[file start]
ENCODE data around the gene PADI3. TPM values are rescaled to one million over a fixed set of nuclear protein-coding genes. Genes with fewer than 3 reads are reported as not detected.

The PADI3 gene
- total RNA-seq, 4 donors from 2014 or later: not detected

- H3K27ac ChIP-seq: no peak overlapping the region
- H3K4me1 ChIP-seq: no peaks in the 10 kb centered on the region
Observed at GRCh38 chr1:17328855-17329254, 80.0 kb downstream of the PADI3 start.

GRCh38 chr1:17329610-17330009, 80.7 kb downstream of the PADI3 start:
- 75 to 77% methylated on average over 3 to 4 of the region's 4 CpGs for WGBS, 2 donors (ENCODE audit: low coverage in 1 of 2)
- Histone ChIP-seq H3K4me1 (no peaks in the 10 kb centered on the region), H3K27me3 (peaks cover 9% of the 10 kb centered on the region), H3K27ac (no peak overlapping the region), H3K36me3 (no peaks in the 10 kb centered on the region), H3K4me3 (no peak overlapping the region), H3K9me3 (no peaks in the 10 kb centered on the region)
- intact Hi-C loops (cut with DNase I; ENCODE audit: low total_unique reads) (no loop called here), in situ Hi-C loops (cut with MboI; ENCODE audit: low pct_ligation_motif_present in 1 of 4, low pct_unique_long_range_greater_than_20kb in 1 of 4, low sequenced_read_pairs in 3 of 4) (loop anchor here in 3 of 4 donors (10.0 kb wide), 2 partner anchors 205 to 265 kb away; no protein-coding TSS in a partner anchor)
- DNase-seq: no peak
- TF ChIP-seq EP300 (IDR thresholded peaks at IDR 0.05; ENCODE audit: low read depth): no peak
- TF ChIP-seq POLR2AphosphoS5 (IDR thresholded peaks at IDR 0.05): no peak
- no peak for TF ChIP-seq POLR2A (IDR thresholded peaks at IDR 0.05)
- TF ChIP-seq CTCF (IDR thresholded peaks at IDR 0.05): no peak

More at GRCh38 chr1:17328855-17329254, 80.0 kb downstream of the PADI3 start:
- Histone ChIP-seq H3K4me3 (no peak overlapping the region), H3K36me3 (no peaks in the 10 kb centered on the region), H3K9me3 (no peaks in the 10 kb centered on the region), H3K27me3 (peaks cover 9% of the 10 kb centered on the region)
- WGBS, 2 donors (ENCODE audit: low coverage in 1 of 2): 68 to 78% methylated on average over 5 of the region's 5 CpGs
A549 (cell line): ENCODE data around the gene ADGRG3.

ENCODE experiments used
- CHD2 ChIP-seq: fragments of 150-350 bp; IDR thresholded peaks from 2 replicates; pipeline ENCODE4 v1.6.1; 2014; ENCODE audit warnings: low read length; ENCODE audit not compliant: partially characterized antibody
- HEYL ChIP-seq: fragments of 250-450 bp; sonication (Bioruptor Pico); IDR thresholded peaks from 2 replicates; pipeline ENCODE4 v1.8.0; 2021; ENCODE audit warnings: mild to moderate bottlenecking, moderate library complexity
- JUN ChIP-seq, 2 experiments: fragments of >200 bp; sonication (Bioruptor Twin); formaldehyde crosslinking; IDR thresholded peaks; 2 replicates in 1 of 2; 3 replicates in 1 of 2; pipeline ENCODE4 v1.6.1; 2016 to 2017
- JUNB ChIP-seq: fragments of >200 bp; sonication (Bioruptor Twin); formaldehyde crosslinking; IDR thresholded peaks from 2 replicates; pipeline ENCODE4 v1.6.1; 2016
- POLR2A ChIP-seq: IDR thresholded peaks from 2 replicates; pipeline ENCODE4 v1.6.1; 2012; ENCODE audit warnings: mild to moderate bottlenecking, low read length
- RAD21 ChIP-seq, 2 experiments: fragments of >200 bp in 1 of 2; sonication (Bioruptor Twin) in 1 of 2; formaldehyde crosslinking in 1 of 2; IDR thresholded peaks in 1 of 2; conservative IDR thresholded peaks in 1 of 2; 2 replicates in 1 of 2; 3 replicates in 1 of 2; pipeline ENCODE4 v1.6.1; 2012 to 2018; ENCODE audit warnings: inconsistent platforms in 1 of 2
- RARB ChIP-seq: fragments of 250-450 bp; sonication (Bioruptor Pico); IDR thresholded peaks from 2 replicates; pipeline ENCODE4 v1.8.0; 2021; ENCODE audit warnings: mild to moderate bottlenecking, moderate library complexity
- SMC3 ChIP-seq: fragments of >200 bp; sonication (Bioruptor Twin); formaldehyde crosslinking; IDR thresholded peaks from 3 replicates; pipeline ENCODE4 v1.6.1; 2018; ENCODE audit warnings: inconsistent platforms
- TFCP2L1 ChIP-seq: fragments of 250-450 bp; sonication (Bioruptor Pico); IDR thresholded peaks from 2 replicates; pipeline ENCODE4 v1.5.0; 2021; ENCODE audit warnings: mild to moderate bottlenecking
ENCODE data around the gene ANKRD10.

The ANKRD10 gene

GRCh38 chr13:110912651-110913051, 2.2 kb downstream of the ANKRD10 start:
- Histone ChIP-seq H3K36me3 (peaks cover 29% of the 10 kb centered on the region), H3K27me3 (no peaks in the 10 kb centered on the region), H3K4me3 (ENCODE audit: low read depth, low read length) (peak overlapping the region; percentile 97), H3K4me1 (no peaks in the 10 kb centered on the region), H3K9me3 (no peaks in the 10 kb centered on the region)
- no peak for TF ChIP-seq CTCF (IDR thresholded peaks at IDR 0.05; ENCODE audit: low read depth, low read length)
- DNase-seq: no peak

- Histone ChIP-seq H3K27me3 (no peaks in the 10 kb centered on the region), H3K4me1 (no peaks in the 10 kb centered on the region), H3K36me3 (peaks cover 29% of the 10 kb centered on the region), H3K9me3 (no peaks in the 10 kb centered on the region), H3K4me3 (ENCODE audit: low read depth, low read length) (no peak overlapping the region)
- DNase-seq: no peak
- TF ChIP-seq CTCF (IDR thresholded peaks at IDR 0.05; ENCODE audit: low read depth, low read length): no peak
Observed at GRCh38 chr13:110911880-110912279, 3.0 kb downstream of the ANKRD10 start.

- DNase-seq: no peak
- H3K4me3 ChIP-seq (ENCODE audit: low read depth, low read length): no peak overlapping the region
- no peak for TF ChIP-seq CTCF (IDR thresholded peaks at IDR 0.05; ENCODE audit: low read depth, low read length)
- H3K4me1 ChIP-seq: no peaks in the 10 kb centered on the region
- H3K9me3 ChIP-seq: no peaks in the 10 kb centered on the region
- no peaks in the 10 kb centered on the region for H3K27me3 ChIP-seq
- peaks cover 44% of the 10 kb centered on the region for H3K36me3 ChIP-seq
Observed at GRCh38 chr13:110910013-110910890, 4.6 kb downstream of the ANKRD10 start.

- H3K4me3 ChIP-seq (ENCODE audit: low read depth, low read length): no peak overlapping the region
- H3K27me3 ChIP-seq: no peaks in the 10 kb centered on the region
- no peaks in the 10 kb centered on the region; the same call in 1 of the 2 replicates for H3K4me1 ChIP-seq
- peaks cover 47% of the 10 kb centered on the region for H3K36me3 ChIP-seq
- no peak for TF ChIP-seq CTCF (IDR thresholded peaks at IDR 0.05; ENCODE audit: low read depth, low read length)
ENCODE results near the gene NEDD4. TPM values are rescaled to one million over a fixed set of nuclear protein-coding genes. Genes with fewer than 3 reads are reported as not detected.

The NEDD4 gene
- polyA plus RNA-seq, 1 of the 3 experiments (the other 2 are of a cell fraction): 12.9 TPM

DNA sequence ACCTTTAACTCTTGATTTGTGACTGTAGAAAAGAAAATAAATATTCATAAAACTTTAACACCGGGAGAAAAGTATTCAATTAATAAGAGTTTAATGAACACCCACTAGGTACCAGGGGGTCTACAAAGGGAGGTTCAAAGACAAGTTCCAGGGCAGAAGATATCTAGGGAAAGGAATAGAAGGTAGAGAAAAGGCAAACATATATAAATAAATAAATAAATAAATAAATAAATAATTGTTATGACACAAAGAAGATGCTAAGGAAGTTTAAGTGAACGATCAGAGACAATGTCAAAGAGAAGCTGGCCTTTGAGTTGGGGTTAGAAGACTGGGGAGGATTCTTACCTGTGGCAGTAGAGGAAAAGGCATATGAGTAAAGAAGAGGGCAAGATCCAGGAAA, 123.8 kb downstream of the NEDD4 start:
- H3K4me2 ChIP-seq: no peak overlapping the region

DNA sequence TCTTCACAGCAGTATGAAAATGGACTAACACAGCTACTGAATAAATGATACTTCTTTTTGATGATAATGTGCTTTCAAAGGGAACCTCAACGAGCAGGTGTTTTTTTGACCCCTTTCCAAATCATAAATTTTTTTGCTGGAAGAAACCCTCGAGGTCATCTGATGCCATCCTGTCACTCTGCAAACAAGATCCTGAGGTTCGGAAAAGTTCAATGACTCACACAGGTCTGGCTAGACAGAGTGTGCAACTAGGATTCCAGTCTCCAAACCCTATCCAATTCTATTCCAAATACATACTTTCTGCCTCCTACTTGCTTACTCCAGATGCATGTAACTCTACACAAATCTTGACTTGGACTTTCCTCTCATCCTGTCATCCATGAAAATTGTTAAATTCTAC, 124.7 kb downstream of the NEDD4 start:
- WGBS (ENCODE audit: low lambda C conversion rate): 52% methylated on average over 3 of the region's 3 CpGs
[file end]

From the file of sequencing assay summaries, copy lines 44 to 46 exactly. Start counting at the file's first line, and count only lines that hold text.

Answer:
- H3K9me3 ChIP-seq: no peaks in the 10 kb centered on the region
- no peaks in the 10 kb centered on the region for H3K27me3 ChIP-seq
- peaks cover 44% of the 10 kb centered on the region for H3K36me3 ChIP-seq